Who Whispered Near Me

(Literary Masterpieces, Volume 34)

Killarney Clary makes an audacious debut with Who Whispered Near Me, a volume which will be noted both for its accomplished style and for its distinctive form. Not many poets begin with a volume of prose poems, a form disdained by many poets and readers of poetry yet at the same time even more likely to be rejected by the general reader. Valued by its advocates for its lyricism, density, and capacity to absorb a wide range of impressions, the prose poem has a disputed genealogy. Some critics trace its origin to the mid-nineteenth century French poet Aloysius Bertrand; later, Bertrand’s countrymen Charles Baudelaire, Arthur Rimbaud, and Stephane Mallarme all wrote prose poems of distinction. Contemporary American practitioners of the prose poem (to name but a few) include John Ashbery, Robert Bly, and the late James Wright; indeed, Ashbery praises Clary on the dust jacket, calling hers “a stunning new voice in American poetry.”

Arranged in five sections, the poems of Who Whispered Near Me all take their titles from the word or words that begin them. The opening poem, ’As you struggle with the boat,” illustrates Clary’s method. She often begins with a clear image (boat, bird, beetles) and then ruminates on this image or moves associatively to other images or thoughts. The first section of the book serves as an introduction—to Clary’s methods, to the California landscape she loves, and to the poet’s personal issues of home and family.

The book’s first poem is perhaps the best located of the poems in terms of time. The speaker is watching home movies of a person, perhaps a parent, very likely the speaker’s father—a figure notably absent later in the volume. The first paragraph describes this person on a boat that “drifts out and turns until I see only your back, and you grow smaller, lighter, bluer

In the poem’s second paragraph, the person is “in the snow; your skin is the color of roughed metal.” Clary uses the third paragraph to say that the speaker does not try to see a connection with this person: “I don’t try to imagine that I hear you or that you had anything to do with what I see This is purposely disingenuous, however, for the final paragraph shows the person and the speaker (as a child) interacting. The film described here dates to Christmas, 1956; Clary skillfully animates the scene: the speaker being lifted onto a tricycle by the relative. The poem’s close is both enigmatic and witty, offering a seemingly joyful union such as is rarely to be found in the volume as a whole: “I want to play with your teeth but you hand me more things—a book someone else will read to me, a horn that makes us both laugh.”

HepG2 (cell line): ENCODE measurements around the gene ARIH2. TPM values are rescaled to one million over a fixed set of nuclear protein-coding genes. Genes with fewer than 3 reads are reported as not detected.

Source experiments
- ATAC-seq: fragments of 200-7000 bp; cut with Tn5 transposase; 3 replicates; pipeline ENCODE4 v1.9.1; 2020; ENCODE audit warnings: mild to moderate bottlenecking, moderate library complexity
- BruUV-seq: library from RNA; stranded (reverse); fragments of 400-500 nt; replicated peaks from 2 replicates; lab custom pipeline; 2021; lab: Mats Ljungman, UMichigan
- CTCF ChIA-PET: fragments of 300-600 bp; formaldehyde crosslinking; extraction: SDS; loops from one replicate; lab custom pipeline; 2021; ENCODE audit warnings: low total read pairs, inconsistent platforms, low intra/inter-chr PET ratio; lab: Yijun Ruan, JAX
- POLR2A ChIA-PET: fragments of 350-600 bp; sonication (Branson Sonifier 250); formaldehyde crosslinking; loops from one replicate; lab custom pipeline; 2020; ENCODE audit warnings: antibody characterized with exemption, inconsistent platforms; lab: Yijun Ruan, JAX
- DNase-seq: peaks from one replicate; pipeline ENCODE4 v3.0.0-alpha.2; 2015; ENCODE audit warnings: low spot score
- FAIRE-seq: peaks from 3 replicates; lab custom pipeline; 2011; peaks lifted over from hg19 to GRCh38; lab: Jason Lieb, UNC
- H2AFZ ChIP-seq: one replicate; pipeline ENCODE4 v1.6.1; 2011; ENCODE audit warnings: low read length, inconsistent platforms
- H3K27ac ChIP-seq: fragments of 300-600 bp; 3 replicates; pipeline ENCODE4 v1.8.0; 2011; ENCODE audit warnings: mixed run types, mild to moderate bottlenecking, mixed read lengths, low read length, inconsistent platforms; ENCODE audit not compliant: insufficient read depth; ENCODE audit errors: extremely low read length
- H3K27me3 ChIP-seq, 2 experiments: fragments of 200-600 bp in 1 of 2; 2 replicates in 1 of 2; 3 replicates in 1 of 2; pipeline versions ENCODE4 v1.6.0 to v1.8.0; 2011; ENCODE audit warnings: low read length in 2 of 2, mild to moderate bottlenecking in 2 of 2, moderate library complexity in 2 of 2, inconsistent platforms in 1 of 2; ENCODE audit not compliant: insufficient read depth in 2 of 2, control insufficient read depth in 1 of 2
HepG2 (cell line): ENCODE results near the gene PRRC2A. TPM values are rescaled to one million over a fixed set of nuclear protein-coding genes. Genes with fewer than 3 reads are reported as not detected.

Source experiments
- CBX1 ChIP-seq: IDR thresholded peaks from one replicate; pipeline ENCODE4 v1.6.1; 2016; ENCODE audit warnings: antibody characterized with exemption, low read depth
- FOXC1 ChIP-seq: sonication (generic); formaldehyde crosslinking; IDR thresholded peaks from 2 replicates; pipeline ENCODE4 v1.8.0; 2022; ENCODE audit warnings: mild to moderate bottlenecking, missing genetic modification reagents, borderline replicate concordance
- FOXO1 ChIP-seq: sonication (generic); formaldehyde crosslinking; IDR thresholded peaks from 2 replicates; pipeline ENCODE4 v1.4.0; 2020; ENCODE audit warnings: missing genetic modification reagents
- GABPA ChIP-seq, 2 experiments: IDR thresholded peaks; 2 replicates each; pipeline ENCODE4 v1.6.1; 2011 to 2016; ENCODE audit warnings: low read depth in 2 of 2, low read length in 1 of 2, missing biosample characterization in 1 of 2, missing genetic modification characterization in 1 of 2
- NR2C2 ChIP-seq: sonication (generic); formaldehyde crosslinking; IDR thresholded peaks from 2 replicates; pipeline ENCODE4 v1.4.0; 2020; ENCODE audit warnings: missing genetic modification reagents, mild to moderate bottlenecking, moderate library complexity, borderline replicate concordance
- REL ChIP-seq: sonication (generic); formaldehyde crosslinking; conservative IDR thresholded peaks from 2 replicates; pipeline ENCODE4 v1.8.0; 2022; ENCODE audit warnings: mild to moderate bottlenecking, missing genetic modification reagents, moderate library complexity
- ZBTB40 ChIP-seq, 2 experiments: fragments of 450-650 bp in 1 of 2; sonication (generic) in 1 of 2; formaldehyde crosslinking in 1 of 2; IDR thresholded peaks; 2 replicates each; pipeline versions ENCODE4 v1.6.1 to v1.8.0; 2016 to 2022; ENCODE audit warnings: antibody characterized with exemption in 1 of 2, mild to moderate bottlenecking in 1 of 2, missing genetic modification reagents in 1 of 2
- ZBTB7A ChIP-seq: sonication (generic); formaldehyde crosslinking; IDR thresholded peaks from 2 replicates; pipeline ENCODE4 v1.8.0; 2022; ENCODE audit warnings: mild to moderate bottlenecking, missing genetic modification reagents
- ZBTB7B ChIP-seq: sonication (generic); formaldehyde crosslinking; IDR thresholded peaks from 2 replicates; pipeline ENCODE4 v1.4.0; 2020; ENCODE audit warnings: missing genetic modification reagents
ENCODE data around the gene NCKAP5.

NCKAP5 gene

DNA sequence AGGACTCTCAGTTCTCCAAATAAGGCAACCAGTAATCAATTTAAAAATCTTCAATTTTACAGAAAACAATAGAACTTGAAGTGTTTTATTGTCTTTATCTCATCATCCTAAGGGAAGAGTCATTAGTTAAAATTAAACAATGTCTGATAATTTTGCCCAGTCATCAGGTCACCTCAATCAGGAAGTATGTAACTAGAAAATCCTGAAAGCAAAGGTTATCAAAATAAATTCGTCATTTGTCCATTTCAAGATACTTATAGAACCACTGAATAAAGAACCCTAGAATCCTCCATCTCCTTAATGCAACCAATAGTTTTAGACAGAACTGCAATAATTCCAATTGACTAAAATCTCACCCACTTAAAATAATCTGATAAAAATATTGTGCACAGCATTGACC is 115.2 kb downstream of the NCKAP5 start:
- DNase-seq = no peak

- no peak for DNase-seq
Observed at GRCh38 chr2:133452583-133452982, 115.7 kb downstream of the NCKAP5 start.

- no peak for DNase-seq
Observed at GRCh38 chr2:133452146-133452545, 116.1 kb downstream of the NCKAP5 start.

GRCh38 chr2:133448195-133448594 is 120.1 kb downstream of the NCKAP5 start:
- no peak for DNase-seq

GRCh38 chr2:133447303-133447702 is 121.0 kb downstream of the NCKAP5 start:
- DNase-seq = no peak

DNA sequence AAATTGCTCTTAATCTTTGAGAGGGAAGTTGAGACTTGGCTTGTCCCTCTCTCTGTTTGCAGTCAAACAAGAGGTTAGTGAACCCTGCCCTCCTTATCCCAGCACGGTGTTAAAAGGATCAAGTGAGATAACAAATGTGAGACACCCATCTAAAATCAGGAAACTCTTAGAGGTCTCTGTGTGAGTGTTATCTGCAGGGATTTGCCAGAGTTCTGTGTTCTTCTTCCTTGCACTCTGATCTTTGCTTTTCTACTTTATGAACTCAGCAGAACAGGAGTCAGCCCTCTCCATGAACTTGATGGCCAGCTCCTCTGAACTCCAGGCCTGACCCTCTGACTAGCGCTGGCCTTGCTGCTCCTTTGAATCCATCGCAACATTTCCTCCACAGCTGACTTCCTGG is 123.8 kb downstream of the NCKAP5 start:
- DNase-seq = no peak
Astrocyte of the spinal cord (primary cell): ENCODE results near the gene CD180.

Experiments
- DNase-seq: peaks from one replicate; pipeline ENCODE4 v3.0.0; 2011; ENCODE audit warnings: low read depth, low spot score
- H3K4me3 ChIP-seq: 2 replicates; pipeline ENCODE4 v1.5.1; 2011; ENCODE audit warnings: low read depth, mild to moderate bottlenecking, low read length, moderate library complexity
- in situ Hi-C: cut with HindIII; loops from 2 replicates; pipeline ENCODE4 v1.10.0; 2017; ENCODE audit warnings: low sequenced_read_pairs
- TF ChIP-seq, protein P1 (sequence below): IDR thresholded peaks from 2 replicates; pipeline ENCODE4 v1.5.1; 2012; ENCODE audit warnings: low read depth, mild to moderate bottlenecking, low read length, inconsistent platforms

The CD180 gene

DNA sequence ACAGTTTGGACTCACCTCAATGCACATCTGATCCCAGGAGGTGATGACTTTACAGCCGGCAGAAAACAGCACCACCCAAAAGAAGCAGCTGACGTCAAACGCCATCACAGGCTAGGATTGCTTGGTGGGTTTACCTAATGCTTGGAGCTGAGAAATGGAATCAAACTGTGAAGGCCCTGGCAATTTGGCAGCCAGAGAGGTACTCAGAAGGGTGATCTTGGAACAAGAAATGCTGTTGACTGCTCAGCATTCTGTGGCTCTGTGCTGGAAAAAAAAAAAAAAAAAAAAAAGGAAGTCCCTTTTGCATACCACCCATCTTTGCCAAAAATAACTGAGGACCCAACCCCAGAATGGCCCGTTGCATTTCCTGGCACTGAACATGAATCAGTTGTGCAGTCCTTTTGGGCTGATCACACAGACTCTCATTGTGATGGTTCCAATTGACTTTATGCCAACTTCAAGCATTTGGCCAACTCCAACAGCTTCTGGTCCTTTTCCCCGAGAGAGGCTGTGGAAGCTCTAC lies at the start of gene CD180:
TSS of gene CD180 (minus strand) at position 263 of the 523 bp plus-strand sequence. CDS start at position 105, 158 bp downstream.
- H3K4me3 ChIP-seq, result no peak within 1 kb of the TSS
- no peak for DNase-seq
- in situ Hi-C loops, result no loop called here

The first section’s poems illuminate Clary’s method, locate the poems (roughly) in space and time, and also raise several issues that later poems will touch on again. Some of these are loss, death, the problem of defining the self, and communication and its difficulties.

The book’s second poem, “Sacrificed so that I could be uncertain,” shows the poet’s youthful self-centeredness and self-involvement. Here is the first sentence in full: “Sacrificed so that I could be uncertain, the dead were not me.” The word “uncertain” sets a tone that will be pervasive throughout the book, along with restlessness and a certain psychic uprootedness. Another sentence in the second poem is “I think it’s good to want to go home.”

The section closes with “Clouds of birds.” Typical of Clary’s method, this poem opens with a brilliant description of birds in flight. The previous poem had included a snippet of prayer; here, too, the poet seems convinced of a God and an ultimate scheme of things: “Even the moon is skittish, up early and pale but whole as the sun. Old, and of a plan.”

The speaker seems caught between “boredom or urgency,” convinced that neither will dissolve with the oncoming rain. She closes: “The weather and moves we might have made nag like a child, ’Watch me. Watch me. Look at me,’ before another ordinary, spectacular dive into the country-club pool.”

The second and third sections of the book seem to be its emotional center. Both...

(The entire section is 1729 words.)


(Literary Masterpieces, Volume 34)

Booklist. LXXXV, April 1, 1989, p. 1341.

Los Angeles Times Rook Review. August 5, 1989, p. 3.